Going My Way

Sure, e-commerce is taking off, but where's it headed?
Magazine Contributor
2 min read

This story appears in the March 2000 issue of Entrepreneur. Subscribe »

Surprise! According to a new survey, the Internet landscape is changing. Aren't you used to it by now?

For one thing, the Net surfer stereotype of a Jolt-sucking man squinting through thick glasses is history. That's because women have discovered the Web--and they're packing credit cards, too.

"Men were undoubtedly the early adopters of Internet commerce," says Jerome Samson, director of technology and business strategy for Nielsen Media Research in New York City. "But women have emerged as a powerful buying force on the Web."

According to the study, conducted in April 1999 by Nielsen Media Research and CommerceNet, an industry consortium for Internet commerce, today's women Internet shoppers represent 41 percent of Web consumers. And nearly half (46 percent) the Net's estimated 92 million users are now women.

"More than two out of every five people in North America are now Internet users," says Mark Resch, executive vice president of CommerceNet. "With more than 30 percent of users being Internet consumers, we're seeing a tidal wave of e-commerce in North America."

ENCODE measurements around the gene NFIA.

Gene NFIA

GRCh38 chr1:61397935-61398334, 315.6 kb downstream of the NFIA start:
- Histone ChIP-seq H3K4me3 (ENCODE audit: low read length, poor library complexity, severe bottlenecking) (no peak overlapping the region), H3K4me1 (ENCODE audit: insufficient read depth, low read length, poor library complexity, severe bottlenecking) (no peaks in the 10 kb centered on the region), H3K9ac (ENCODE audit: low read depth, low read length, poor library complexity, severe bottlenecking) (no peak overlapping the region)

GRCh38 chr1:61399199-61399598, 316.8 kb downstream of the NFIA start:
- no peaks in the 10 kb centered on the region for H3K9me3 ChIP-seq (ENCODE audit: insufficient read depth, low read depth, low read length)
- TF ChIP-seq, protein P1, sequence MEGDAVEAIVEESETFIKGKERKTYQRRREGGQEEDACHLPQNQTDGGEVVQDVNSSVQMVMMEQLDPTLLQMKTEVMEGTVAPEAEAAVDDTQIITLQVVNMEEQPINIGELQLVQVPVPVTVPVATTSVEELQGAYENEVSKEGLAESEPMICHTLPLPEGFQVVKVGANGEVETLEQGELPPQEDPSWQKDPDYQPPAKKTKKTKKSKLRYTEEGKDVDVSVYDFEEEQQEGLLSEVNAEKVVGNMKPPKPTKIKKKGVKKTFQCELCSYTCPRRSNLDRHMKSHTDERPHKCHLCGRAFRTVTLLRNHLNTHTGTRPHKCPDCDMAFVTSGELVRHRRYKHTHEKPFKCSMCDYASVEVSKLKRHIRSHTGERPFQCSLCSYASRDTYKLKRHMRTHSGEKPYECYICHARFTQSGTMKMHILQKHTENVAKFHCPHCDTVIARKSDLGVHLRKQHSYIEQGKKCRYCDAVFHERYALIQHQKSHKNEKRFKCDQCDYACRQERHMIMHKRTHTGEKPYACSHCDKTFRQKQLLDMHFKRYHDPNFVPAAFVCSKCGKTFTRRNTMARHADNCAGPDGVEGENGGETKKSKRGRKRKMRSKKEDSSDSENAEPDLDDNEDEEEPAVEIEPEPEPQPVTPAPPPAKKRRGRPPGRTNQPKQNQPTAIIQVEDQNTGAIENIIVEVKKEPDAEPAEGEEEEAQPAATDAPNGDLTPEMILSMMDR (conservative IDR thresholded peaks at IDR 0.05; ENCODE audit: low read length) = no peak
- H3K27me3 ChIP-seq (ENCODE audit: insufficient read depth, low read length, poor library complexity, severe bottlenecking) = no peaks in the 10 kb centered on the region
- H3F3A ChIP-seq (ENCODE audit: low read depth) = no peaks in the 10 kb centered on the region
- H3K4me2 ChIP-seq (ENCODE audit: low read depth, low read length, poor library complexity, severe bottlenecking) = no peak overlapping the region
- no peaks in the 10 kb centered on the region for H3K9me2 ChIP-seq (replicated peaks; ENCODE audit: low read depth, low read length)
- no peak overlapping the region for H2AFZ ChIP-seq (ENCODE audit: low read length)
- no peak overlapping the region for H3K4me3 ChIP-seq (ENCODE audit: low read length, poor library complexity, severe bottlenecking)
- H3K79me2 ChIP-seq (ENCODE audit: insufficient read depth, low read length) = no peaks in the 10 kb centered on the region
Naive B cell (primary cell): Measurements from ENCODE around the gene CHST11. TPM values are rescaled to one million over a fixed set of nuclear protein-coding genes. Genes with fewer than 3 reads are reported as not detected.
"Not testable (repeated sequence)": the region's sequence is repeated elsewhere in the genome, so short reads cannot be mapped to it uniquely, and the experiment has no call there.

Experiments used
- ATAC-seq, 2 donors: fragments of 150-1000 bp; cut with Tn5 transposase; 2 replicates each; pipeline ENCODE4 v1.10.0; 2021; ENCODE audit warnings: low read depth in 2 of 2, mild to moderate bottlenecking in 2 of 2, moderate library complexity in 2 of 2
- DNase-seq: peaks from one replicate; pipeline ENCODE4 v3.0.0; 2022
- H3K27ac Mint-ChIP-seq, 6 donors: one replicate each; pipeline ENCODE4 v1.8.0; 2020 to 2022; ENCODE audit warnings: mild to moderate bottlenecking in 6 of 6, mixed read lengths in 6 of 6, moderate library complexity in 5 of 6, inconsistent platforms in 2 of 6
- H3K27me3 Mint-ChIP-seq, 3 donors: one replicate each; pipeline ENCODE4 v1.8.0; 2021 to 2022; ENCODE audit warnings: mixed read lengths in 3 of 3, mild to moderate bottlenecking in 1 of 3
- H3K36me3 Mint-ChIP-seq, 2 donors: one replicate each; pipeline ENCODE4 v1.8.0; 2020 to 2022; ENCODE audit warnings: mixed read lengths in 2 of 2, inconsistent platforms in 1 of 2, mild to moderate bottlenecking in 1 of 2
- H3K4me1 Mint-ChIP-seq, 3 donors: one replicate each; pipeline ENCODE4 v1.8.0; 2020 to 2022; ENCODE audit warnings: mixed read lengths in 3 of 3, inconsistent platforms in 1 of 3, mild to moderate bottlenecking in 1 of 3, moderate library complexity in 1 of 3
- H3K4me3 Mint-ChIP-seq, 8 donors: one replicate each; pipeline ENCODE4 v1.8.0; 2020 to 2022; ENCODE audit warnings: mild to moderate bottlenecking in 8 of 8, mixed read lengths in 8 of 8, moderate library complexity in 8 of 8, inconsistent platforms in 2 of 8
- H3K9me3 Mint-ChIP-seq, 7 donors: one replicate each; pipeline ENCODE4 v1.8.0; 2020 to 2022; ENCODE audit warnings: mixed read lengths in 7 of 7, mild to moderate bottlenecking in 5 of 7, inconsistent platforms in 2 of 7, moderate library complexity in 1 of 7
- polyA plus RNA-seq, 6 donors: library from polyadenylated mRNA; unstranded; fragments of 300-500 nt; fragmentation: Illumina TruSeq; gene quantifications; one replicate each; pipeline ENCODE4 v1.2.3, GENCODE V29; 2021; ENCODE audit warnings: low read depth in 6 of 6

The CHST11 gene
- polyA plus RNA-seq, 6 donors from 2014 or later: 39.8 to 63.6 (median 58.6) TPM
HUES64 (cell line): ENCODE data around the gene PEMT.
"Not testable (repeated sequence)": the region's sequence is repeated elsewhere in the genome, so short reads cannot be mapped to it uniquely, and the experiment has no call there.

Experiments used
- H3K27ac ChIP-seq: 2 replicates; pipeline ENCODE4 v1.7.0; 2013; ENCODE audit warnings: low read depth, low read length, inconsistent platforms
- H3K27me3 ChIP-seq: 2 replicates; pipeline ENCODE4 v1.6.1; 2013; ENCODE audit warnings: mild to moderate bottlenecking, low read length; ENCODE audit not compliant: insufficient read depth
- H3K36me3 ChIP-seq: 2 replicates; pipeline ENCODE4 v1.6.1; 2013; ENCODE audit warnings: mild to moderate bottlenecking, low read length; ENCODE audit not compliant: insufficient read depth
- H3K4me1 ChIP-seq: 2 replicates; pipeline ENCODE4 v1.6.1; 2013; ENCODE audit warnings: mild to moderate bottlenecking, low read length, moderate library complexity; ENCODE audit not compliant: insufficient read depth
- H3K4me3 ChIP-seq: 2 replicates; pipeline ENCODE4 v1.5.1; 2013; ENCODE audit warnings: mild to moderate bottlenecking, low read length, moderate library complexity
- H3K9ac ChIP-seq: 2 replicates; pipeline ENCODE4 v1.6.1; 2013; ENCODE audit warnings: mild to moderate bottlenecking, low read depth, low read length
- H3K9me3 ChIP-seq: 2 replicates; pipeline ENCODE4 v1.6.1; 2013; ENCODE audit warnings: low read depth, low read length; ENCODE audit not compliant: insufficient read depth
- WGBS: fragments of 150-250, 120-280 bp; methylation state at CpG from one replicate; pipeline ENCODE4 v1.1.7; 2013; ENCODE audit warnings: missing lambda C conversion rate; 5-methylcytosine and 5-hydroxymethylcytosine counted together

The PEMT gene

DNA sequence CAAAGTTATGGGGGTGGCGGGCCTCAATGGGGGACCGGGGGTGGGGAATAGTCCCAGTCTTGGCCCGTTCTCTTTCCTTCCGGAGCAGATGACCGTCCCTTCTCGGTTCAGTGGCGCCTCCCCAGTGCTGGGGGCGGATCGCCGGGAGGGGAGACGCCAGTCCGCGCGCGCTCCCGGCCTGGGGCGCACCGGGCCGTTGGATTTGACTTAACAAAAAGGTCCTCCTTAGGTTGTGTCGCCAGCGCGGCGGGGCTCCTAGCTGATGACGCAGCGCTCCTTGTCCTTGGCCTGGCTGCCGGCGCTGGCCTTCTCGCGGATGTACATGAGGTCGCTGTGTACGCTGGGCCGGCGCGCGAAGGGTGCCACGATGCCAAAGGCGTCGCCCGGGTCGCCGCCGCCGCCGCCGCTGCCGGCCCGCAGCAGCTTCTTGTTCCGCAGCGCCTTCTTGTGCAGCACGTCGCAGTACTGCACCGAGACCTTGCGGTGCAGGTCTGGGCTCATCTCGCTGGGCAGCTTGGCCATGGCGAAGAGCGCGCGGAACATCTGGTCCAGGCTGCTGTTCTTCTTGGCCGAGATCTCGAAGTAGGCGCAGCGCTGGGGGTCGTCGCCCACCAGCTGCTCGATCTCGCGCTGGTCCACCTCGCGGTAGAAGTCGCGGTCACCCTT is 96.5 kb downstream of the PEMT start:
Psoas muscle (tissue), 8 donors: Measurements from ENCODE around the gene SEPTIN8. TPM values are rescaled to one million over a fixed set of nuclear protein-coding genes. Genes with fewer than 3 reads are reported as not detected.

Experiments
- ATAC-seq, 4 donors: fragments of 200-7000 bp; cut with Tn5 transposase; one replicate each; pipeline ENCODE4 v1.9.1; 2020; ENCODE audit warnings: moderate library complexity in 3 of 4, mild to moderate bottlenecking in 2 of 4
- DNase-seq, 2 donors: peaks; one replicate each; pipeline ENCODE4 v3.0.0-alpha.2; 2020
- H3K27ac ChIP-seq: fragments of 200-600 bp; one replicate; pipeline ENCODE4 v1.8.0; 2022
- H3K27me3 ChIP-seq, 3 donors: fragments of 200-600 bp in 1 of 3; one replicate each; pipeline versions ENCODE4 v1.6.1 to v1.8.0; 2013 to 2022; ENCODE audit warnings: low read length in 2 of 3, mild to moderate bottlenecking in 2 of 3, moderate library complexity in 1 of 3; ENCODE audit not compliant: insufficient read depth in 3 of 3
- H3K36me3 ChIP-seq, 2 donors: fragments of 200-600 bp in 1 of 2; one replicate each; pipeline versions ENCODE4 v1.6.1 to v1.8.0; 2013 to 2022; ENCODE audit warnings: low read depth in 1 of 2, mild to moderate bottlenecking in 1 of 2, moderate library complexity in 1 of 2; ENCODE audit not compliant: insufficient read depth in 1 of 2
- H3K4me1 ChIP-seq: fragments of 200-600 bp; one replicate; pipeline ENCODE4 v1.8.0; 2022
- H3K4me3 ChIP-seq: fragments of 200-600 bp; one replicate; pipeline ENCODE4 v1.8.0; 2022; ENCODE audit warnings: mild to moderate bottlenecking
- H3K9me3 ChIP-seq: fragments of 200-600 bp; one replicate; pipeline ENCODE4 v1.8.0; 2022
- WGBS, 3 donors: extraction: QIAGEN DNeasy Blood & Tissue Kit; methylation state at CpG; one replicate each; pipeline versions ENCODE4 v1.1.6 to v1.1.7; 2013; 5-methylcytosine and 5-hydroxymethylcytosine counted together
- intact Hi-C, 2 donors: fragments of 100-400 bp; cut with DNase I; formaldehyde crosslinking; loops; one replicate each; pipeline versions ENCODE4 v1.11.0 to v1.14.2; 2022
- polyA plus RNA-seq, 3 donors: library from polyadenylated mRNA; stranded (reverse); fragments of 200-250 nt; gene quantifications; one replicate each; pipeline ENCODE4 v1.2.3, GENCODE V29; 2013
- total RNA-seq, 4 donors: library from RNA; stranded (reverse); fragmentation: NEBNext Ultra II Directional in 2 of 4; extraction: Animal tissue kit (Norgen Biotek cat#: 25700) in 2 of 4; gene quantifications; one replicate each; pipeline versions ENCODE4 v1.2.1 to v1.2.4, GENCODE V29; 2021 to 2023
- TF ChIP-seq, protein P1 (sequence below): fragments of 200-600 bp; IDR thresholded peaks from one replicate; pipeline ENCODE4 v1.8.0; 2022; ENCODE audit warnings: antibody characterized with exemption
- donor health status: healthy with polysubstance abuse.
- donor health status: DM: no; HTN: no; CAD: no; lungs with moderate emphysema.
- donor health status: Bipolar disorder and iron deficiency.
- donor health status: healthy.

The study also shows that many who get a taste of cybershopping return in droves. Nine million consumers make Web purchases once a month and one million people buy online at least once a week. Of course, not everyone shopping online buys. An estimated seven million online computer shopper and 7.9 million apparel shoppers turn out to be looky-loos, according to the study.

But instead of lost sales, researchers see a different trend emerging: using the Net as a shopping research tool. A significant number of consumers are going online to compare prices and features on products and services--and then making purchases offline. Adds Loel McPhee of CommerceNet: "Companies have made it easier to get product information via the Web, and people are responding."

J.W. Dysart (joedysart@aol.com), a software analyst and Internet business consultant, has written for more than 40 publications, including The New York Times.

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